I’ve never felt as though I’ve needed someone to look like me or share certain traits for me to enjoy my hobbies. I’m worried that we’re starting to push that onto kids; if we want them to have empathy or sympathy for people who aren’t like them, we have to show as much, don’t we? You don’t need super powers to be a hero. An indomitable will, compassion, integrity—that’s what kids often admire. If you want something, you’ve got to be able to pursue it no matter what!
Cactuses grow in some harsh conditions, and in turn, they adapt: spines to defend themselves, holding water for years because they might not see rain in that much time. They have to, for their own sake. They take a long time to grow, but they’re important for their home. So too, they need to learn to defend themselves. They have to be patient. In the meantime, grow. It won’t be easy—I can’t say how difficult it is to learn and being able to act on that—but that’s what I can give. A few hobbies and a sense of humor won’t hurt, either. And sometimes, help comes where you least expect it.
Imagine: You are on a deserted island. There is absolutely no way off this island. You are totally alone, with the exception of a magic genie who wants to grant you 3 wishes. Getting off the island isn’t one of them. What would your 3 wishes be and why?
I suppose this sounds by-the-book, but the first thing I’d want to wish for is infrastructure for basic living—shelter, sanitation, sustenance, and so on.
Second wish? Convert the island to a ship. If I can’t leave the island, maybe I can take the island with me. That’s already good.
Last wish? An infinite library and a sewing machine. I’ve already got a foundation for crafting, and as long as I’m preoccupied with a good book, I suppose I can’t bother anyone too much! You know what they say about idle hands.
Many of our members tell us stories of special situations or circumstances in their own personal lives which causes them to have a special place in their heart for charity organizations. Is there any charity or organization that holds a special place in your heart?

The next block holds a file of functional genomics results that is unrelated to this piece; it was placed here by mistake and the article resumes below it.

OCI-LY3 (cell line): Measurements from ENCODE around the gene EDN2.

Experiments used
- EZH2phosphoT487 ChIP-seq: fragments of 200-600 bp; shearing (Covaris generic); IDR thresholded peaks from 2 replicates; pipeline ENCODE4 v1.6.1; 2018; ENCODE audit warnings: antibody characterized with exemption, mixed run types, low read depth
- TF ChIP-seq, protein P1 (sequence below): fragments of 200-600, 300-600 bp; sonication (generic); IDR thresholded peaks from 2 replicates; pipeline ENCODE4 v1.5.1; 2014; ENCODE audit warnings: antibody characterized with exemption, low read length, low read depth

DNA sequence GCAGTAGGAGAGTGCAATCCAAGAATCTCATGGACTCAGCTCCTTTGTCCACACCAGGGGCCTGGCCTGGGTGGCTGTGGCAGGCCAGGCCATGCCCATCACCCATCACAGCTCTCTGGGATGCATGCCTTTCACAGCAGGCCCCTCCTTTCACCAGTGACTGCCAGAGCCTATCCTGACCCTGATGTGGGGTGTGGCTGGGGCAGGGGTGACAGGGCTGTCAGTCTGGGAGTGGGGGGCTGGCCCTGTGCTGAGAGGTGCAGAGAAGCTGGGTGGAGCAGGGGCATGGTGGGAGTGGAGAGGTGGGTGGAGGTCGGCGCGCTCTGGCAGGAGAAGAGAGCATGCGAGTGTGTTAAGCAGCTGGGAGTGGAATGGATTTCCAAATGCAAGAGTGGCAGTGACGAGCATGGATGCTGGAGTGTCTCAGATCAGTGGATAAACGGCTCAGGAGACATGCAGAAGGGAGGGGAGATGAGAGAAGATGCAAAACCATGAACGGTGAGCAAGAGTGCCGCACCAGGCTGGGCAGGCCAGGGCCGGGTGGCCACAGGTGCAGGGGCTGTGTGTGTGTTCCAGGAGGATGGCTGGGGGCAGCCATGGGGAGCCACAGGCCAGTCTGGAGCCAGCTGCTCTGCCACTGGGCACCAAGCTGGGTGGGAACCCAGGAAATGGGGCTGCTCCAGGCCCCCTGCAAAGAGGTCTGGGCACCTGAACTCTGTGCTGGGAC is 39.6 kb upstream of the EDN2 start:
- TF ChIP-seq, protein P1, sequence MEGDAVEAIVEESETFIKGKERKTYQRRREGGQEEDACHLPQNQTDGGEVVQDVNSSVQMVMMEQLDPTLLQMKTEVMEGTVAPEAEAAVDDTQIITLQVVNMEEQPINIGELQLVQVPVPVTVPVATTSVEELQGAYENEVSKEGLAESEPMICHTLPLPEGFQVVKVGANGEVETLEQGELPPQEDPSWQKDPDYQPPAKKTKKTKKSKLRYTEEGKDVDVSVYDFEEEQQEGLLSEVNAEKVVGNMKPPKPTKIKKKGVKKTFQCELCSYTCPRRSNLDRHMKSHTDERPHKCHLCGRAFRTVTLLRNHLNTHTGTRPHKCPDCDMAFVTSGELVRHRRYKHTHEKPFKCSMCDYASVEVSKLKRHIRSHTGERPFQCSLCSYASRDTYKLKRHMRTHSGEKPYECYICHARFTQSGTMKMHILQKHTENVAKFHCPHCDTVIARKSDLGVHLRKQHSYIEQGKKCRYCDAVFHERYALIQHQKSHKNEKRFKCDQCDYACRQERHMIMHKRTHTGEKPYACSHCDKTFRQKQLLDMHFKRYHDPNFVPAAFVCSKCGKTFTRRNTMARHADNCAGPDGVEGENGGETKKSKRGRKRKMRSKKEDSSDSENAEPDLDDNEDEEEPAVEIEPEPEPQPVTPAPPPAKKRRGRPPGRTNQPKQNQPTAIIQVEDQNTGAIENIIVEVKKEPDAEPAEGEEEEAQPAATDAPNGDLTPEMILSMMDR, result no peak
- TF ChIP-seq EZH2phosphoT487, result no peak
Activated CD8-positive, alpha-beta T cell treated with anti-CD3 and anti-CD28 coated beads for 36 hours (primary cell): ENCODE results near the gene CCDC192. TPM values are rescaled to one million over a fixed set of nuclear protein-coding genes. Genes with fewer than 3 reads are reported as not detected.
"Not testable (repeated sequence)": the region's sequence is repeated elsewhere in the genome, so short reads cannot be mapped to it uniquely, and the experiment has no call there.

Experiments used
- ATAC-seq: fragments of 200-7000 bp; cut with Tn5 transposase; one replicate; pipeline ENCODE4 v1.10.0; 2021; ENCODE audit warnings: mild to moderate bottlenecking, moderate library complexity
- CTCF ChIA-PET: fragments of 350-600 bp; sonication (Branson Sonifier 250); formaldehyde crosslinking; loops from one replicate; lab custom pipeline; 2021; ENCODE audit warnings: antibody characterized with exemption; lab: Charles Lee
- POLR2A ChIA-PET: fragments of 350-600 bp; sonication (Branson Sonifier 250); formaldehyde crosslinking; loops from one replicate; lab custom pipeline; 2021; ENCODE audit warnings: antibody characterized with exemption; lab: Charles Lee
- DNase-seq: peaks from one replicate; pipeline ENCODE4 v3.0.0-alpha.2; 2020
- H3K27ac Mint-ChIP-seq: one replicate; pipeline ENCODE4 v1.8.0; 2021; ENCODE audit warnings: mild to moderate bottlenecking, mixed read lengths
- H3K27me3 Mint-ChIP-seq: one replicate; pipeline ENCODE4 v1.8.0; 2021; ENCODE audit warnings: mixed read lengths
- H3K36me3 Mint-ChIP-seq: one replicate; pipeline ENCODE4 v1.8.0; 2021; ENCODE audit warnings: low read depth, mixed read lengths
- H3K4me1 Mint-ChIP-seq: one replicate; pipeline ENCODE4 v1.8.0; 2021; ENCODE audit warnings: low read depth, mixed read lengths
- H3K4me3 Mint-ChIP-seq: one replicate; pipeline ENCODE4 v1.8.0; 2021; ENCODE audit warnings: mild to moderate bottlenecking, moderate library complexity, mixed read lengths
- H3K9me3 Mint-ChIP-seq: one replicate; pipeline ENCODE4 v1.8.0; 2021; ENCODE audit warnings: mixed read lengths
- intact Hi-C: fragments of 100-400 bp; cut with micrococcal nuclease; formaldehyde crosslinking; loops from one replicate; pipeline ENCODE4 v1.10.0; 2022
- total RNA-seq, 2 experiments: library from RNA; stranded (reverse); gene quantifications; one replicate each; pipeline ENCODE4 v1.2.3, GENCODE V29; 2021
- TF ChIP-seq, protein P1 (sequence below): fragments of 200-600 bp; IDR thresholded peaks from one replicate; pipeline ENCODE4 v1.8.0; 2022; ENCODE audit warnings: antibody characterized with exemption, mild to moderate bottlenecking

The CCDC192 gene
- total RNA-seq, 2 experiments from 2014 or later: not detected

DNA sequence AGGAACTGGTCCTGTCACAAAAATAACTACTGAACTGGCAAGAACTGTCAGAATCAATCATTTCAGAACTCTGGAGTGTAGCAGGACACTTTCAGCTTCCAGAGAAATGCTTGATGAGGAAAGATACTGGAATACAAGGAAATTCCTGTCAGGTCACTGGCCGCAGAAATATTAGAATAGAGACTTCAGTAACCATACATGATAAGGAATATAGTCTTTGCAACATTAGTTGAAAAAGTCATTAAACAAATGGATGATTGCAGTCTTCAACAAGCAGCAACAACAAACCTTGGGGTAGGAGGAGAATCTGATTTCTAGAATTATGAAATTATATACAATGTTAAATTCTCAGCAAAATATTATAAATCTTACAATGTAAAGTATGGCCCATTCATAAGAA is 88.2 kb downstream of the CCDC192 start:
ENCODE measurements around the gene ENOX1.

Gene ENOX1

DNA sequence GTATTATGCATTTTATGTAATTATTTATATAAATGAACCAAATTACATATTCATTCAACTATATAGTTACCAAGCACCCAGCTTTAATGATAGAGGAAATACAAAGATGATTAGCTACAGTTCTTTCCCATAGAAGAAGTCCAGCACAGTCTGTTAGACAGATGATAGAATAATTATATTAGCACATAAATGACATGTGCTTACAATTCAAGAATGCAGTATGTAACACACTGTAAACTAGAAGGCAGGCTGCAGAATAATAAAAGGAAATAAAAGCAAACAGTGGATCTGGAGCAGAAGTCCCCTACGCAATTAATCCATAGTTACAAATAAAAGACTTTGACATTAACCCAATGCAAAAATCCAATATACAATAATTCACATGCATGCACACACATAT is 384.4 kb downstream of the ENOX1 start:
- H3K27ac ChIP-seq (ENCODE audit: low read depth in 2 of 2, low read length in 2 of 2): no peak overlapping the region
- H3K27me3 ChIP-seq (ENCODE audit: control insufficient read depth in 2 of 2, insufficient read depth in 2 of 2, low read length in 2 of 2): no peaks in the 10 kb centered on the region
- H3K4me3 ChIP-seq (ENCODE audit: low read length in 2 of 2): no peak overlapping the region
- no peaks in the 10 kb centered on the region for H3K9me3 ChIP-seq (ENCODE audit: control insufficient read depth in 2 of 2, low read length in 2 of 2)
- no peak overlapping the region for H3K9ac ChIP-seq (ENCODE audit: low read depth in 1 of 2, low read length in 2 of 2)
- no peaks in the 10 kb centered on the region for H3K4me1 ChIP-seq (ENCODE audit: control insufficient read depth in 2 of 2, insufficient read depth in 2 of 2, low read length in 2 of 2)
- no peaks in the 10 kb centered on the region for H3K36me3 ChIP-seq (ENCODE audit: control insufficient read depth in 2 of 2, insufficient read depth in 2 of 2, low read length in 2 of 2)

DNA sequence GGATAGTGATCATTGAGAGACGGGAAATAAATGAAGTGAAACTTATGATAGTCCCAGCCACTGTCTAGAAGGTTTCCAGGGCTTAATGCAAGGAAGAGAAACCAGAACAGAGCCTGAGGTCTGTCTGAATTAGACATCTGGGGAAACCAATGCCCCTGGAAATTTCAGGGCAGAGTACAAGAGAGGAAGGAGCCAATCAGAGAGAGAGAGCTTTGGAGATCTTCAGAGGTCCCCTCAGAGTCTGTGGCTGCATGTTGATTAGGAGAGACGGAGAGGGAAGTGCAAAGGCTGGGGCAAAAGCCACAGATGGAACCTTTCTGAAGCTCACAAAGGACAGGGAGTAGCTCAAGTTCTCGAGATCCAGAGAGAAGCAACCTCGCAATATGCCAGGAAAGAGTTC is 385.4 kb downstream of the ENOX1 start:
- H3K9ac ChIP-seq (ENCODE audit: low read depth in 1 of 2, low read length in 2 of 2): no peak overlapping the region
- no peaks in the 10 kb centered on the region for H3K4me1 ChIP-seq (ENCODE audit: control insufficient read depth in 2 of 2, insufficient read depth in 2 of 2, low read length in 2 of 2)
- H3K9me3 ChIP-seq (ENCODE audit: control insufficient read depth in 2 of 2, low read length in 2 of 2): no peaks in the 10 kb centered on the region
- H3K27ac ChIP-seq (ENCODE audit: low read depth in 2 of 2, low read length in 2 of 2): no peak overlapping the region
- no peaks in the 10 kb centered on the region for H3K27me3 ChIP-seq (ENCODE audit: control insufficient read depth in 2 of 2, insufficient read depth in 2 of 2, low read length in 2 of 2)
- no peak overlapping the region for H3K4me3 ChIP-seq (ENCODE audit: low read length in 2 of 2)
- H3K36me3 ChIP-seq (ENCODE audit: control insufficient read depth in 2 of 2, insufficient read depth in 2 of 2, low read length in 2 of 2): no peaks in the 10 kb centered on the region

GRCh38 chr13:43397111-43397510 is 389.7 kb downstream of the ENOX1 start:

I’ve mentioned this before with other members, but the YES of America is where I cut my teeth, and I’m going to be forever thankful for them setting me on this path. I wouldn’t be here if it wasn’t for them.
What is your favorite amusement park, and what is your favorite ride within that park?
Right now, I have to give that award to Islands of Adventure. I remember being a little kid and seeing its humble beginnings. Look where it is now — it’s truly a… Marvel, dare I say it. I’ll probably break out into a dissertation that will leave your ears ragged if you press me further!
My favorite ride is the Incredible Hull Roller Coaster! I’m an adrenaline junkie who loves a good coaster. And the Hulk Coaster just squeezes that nice spot in my brain. Not much more than that!
Secret time: What is one thing about you that you think would surprise someone who thinks they know you pretty well.
I had to practice smiling because I’ve always had trouble emoting.
Who is someone you really admire? They can be real or fictional, alive or passed on. What is it about them that you admire and why?
The Addams Family. I was always something of a weird kid growing up. I liked the morbid and the outrageous, but I never felt as though I had to change that even if it did bring me some grief. Between their different iterations, they were consistently happy to be as they were. They had their convictions and lived as they saw fit, but they were always ready to help people who were different from them. People would mistake their kindness and hospitality–but those who’d do so never make that mistake again.